Connected and Sustainable Mobility

Connected Public Transit Overview

Connected Public Transit (CPT) is a set of information services intended to make pub­lic transit more convenient, comfortable, efficient, and appealing. CPT services provide real-time information for better predictability and seamless transportation connections. Such improvements are particularly important to attracting wealthier travelers, who tend to be increasingly sensitive to service quality features such as convenience and comfort. Some CPT capabilities will integrate with PTA systems, which use handheld devices and public displays located at transit stops and on transit vehicles to provide travel information, when and where it is needed.

The CUD vision for potential Connected Public Transit features includes;

Feature Description
Current transit conditions, alerts and avoidance Real-time information on transit conditions (crowding and delays); alerts when special problems develop on intended routes; and recommendations for avoiding such problems.
Trip optimization Travel planning guidance optimized to minimize time, financial, environmental costs.
Transit vehicle arrival Real-time information on when the next transit vehicle will arrive at a stop or station.
Park & Ride information Provide information to motorists on the location and availability of park-and-ride facilities, and the speed of driving versus public transit.
Mapping and guidance to services and destinations Mapping and guidance to nearby public transport stops/stations, and destinations for use by passengers.
Integrated payment systems Integrated payment of public transit (including multiple agencies), taxi, and related services, able to accommodate variable rates and special discounts.
On-board wireless On-board wireless services, allowing passengers to access the Internet. This provides travel information, and allows passengers to work while traveling.
On-board work and entertainment stations, and refreshments Incorporate fold-down worktables tables, reading lights, electric plugs, on-board entertainment systems, and refreshment services (coffee and tea in the morning, wine and beer in the evening), similar to first-class airline services.
Interactive monitors Monitors with interactive features, strategically located at transit stops and in transit vehicles, will allow transit users
Utilization analysis Collects information on travel activity (when, where and how people travel) and payment practices, to facilitate transport planning.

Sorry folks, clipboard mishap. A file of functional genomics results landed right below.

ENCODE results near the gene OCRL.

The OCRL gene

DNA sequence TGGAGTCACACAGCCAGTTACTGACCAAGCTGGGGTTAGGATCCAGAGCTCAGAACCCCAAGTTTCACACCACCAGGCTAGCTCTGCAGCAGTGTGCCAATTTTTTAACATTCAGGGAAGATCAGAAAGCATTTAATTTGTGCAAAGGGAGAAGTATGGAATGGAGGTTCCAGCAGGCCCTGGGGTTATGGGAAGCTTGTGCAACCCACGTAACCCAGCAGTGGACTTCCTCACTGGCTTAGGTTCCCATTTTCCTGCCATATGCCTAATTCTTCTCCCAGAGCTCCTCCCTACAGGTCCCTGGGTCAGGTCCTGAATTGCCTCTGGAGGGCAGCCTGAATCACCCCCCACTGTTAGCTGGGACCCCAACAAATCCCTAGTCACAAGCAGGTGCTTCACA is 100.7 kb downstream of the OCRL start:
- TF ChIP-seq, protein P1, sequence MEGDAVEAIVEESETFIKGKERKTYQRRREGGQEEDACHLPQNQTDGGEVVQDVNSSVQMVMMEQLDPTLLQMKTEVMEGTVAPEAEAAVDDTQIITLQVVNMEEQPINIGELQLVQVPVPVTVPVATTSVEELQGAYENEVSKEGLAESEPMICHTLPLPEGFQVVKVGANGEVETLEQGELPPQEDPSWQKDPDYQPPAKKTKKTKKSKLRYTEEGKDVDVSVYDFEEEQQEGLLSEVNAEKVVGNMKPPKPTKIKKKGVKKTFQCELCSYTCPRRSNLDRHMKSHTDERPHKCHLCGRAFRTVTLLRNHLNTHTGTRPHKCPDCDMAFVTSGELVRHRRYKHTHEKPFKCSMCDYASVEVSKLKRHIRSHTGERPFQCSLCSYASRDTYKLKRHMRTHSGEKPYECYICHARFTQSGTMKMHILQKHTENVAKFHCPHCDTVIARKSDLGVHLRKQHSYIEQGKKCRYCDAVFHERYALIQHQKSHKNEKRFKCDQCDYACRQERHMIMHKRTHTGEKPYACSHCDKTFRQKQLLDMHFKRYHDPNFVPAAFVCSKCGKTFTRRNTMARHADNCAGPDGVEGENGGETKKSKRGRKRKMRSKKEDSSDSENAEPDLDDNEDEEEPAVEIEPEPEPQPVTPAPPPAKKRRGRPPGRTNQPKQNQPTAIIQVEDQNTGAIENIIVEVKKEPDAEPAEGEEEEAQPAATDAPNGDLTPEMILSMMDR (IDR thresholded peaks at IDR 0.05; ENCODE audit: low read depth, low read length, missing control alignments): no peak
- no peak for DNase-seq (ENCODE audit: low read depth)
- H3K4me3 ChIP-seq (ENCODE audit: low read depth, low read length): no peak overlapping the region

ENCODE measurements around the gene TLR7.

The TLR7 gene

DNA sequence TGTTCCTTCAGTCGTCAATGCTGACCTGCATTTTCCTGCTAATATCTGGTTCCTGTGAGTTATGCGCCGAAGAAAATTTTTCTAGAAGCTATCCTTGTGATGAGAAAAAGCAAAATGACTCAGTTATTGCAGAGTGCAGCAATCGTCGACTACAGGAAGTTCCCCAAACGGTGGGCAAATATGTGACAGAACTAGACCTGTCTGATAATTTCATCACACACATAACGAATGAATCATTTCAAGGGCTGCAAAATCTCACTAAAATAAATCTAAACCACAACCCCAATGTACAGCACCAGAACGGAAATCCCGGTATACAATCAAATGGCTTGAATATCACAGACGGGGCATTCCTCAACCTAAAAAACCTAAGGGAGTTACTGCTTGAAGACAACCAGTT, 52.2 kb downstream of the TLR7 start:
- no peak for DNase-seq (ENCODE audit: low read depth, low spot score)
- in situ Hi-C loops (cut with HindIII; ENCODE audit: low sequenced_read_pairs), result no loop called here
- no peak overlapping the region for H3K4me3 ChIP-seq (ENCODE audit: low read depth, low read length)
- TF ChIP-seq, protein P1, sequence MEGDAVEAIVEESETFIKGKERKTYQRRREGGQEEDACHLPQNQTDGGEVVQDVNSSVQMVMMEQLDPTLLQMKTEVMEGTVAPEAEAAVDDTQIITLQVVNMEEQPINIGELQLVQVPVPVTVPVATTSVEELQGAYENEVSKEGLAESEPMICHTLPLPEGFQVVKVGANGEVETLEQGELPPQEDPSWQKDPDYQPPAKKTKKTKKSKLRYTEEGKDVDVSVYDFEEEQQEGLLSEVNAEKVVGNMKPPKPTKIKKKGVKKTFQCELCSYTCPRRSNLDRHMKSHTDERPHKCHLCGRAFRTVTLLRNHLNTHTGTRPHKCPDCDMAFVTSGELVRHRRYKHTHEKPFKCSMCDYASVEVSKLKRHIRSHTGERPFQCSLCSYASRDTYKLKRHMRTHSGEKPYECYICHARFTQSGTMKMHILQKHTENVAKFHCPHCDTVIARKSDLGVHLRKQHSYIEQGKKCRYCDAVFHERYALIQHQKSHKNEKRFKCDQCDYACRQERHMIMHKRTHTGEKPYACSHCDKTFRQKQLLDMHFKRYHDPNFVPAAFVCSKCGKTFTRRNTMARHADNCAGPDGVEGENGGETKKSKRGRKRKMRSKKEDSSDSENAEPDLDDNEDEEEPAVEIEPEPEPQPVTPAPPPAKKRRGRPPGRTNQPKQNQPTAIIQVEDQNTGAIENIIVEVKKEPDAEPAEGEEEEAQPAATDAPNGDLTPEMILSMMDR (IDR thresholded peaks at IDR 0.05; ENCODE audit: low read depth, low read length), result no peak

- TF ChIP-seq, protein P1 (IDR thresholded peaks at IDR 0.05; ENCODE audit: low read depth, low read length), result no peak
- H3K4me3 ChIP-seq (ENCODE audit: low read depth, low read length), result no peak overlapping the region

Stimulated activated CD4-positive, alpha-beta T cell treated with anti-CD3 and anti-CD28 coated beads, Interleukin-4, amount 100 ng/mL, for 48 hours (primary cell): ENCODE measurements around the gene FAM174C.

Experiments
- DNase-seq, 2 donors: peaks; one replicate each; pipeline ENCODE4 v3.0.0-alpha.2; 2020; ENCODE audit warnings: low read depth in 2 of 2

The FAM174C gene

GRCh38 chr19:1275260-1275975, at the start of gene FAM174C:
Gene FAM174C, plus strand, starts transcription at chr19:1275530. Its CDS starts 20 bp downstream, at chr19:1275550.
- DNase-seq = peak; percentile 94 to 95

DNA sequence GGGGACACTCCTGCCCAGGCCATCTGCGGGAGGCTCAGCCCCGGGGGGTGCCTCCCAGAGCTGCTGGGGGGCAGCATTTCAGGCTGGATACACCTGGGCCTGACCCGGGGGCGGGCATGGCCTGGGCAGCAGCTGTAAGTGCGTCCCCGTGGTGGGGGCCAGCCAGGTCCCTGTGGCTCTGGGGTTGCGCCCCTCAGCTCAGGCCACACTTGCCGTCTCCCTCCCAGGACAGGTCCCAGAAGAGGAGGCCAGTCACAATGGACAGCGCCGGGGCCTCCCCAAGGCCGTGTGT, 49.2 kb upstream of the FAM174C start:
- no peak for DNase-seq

Transit priority Transit priority in traffic signal controls.
Vehicle performance monitoring Automatically collect information on bus performance, such as driving profile, on-time reliability, passenger crowding.

Most of these features provide information and services directly to passengers. A few (such as transit priority, improved utilization analysis and vehicle performance monitoring) improve transit operations.

Travel Impacts

Connected Public Transit travel impacts depend on several factors:

  • Features provided: The Connected Public Transit concept includes a wide range of features. Which are actually incorporated in a particular system will affect travel impacts.
  • Service quality and affordability: Connected Public Transit features must be convenient to use, reliable and affordable.
  • Overall transit service quality: Connected Public Transit information services will have little impacts if transit service itself is inconvenient, uncomfortable, unreliable or insecure.
  • Price: The use of Connected Public Transit features, and their impacts on travel, will be affected by the price of using those services and transit fares.

Benefits and Costs

Connected Public Transit tends to provide two general types of benefits:

  • User benefits by increasing their convenience.
  • External benefits (benefits to non-users), such as reduced traffic congestion, road and parking facility costs, accidents and pollution emissions, if Connected Public Transit services encourage use of more efficient travel behavior, shifts from automobile to more efficient modes, and increased use mobility substitutes.


Connected Public Transit implementation will require coordinated planning among various partners, including transit agencies, local governments, and businesses. It will also require suitable marketing and incentives to maximize penetration of the technology.

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